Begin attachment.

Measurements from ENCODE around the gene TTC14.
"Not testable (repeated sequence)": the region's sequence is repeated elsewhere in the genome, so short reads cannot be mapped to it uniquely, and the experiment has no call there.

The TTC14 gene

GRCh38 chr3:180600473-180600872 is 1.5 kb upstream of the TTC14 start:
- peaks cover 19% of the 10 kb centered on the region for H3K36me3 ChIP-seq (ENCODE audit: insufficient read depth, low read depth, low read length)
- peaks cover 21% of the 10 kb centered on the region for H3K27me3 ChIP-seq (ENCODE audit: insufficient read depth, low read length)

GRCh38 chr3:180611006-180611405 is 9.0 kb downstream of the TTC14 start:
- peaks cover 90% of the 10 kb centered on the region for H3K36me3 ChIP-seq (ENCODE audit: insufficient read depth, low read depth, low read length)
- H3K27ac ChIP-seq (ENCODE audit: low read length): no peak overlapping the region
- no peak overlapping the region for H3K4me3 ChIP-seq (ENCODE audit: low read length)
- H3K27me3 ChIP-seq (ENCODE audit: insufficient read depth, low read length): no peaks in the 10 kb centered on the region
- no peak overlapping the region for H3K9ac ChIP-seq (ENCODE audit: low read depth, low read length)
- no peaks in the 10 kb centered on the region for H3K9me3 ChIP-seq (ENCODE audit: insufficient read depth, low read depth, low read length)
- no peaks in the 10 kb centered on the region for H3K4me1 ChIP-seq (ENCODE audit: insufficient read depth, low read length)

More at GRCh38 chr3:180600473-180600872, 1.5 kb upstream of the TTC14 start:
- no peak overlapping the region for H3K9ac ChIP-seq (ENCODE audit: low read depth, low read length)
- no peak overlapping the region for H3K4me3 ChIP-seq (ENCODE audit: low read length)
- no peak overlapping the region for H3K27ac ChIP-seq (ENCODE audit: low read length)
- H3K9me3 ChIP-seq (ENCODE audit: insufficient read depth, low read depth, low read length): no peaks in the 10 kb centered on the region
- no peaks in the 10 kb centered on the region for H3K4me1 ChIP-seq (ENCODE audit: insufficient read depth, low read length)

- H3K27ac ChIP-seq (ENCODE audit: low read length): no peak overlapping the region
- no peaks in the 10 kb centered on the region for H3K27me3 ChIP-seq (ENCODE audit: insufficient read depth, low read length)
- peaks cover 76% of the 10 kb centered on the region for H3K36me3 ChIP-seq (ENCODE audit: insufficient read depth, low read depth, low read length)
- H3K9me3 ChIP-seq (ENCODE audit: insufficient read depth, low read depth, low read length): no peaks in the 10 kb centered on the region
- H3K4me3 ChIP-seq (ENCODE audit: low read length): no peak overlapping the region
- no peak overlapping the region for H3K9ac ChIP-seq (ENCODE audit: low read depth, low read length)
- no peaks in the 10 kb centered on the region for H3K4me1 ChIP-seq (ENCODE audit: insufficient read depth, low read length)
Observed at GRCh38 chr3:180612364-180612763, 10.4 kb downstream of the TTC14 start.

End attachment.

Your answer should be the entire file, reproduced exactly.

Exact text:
Measurements from ENCODE around the gene TTC14.
"Not testable (repeated sequence)": the region's sequence is repeated elsewhere in the genome, so short reads cannot be mapped to it uniquely, and the experiment has no call there.

The TTC14 gene

GRCh38 chr3:180600473-180600872 is 1.5 kb upstream of the TTC14 start:
- peaks cover 19% of the 10 kb centered on the region for H3K36me3 ChIP-seq (ENCODE audit: insufficient read depth, low read depth, low read length)
- peaks cover 21% of the 10 kb centered on the region for H3K27me3 ChIP-seq (ENCODE audit: insufficient read depth, low read length)

GRCh38 chr3:180611006-180611405 is 9.0 kb downstream of the TTC14 start:
- peaks cover 90% of the 10 kb centered on the region for H3K36me3 ChIP-seq (ENCODE audit: insufficient read depth, low read depth, low read length)
- H3K27ac ChIP-seq (ENCODE audit: low read length): no peak overlapping the region
- no peak overlapping the region for H3K4me3 ChIP-seq (ENCODE audit: low read length)
- H3K27me3 ChIP-seq (ENCODE audit: insufficient read depth, low read length): no peaks in the 10 kb centered on the region
- no peak overlapping the region for H3K9ac ChIP-seq (ENCODE audit: low read depth, low read length)
- no peaks in the 10 kb centered on the region for H3K9me3 ChIP-seq (ENCODE audit: insufficient read depth, low read depth, low read length)
- no peaks in the 10 kb centered on the region for H3K4me1 ChIP-seq (ENCODE audit: insufficient read depth, low read length)

More at GRCh38 chr3:180600473-180600872, 1.5 kb upstream of the TTC14 start:
- no peak overlapping the region for H3K9ac ChIP-seq (ENCODE audit: low read depth, low read length)
- no peak overlapping the region for H3K4me3 ChIP-seq (ENCODE audit: low read length)
- no peak overlapping the region for H3K27ac ChIP-seq (ENCODE audit: low read length)
- H3K9me3 ChIP-seq (ENCODE audit: insufficient read depth, low read depth, low read length): no peaks in the 10 kb centered on the region
- no peaks in the 10 kb centered on the region for H3K4me1 ChIP-seq (ENCODE audit: insufficient read depth, low read length)

- H3K27ac ChIP-seq (ENCODE audit: low read length): no peak overlapping the region
- no peaks in the 10 kb centered on the region for H3K27me3 ChIP-seq (ENCODE audit: insufficient read depth, low read length)
- peaks cover 76% of the 10 kb centered on the region for H3K36me3 ChIP-seq (ENCODE audit: insufficient read depth, low read depth, low read length)
- H3K9me3 ChIP-seq (ENCODE audit: insufficient read depth, low read depth, low read length): no peaks in the 10 kb centered on the region
- H3K4me3 ChIP-seq (ENCODE audit: low read length): no peak overlapping the region
- no peak overlapping the region for H3K9ac ChIP-seq (ENCODE audit: low read depth, low read length)
- no peaks in the 10 kb centered on the region for H3K4me1 ChIP-seq (ENCODE audit: insufficient read depth, low read length)
Observed at GRCh38 chr3:180612364-180612763, 10.4 kb downstream of the TTC14 start.